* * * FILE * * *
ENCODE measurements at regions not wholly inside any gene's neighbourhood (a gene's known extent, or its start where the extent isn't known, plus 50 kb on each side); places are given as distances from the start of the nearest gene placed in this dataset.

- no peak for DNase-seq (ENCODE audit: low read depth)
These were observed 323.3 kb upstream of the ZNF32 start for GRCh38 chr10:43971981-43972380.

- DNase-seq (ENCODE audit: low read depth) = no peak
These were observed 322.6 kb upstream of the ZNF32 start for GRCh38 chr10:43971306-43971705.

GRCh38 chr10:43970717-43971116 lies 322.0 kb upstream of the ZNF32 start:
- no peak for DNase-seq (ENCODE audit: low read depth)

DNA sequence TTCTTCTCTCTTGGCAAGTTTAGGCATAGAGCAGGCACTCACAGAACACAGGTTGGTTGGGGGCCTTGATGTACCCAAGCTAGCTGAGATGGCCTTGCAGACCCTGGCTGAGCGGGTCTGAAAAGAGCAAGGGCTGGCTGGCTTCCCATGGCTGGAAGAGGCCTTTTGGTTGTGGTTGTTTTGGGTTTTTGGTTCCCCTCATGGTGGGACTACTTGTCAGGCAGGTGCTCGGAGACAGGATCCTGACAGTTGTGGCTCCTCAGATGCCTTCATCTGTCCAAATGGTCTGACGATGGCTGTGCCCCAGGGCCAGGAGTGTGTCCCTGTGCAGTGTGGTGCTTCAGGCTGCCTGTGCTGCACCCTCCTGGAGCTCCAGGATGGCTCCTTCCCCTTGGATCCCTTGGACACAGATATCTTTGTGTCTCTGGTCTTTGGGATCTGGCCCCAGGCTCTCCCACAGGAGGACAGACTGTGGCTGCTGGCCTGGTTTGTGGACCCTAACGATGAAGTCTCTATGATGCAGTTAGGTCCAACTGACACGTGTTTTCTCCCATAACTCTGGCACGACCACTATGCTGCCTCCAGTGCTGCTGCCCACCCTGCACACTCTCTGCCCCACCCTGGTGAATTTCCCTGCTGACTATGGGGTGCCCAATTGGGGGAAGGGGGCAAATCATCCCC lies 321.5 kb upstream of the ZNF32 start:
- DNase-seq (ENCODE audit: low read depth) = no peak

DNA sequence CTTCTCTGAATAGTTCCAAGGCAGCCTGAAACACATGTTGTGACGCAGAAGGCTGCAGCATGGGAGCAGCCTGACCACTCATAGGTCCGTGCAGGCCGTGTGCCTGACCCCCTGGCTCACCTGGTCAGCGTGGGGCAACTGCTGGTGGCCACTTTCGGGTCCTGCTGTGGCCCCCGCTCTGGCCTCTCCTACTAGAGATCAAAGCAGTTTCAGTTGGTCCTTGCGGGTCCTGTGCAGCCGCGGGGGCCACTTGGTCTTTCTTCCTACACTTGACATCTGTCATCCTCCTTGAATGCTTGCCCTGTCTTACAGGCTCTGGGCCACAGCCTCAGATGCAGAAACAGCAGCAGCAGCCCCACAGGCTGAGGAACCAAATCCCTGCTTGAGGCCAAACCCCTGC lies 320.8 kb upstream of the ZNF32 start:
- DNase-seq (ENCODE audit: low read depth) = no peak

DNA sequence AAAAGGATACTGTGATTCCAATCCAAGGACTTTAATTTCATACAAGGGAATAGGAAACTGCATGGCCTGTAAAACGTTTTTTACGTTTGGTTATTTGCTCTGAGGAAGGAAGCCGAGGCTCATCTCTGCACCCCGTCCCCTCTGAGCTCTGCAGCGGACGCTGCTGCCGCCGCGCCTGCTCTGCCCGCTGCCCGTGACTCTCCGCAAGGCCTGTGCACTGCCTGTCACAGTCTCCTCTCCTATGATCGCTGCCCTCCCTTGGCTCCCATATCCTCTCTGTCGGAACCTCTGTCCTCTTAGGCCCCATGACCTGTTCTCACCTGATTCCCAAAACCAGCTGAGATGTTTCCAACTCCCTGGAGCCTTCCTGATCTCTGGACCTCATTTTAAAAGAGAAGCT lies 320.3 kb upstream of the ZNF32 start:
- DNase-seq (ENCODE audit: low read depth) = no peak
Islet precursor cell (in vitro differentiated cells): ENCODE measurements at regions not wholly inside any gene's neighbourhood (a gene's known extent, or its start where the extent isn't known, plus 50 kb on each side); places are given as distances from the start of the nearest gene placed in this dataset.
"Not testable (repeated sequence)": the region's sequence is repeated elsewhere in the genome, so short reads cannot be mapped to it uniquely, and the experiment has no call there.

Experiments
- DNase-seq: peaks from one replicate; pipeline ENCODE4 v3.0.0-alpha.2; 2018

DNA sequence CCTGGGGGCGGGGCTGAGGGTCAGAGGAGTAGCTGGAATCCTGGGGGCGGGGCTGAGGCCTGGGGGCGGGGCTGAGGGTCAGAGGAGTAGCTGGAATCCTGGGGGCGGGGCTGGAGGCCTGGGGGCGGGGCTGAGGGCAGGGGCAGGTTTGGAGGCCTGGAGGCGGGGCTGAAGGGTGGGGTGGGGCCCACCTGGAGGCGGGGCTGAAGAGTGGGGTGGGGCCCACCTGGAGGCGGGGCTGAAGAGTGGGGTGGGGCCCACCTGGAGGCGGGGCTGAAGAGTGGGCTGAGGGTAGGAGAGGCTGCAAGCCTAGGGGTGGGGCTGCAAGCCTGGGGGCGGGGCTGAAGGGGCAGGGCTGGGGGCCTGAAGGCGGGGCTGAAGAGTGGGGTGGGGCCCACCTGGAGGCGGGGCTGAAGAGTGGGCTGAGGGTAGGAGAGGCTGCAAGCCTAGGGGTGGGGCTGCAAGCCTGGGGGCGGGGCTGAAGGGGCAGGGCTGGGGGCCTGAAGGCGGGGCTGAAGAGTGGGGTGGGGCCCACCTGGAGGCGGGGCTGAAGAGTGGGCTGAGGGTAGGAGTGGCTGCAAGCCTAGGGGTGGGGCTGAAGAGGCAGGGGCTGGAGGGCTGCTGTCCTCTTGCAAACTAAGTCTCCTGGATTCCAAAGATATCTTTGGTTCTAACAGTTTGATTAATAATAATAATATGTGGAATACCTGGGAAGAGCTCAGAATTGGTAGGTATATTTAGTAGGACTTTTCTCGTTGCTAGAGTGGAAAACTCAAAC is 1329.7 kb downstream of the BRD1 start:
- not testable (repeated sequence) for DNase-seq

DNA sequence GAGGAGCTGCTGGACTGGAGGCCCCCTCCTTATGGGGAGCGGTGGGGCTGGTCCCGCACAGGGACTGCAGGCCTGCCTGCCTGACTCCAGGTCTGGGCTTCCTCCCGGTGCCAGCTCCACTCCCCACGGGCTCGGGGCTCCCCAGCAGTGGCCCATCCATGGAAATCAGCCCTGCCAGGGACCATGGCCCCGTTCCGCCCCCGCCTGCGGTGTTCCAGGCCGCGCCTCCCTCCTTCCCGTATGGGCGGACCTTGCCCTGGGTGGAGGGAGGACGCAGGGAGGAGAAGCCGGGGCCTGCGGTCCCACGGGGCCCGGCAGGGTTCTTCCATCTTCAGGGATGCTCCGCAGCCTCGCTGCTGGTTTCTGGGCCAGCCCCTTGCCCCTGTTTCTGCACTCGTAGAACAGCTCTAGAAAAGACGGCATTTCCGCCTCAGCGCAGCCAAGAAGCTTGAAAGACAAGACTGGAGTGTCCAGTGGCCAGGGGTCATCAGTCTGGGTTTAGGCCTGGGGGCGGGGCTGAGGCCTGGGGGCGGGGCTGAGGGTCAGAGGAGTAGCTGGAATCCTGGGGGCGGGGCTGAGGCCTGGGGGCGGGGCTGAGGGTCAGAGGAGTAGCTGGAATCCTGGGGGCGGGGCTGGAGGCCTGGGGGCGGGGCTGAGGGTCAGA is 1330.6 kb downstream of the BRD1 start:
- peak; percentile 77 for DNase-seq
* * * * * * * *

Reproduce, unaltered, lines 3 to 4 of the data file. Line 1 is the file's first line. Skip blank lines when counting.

These were observed 323.3 kb upstream of the ZNF32 start for GRCh38 chr10:43971981-43972380.

- DNase-seq (ENCODE audit: low read depth) = no peak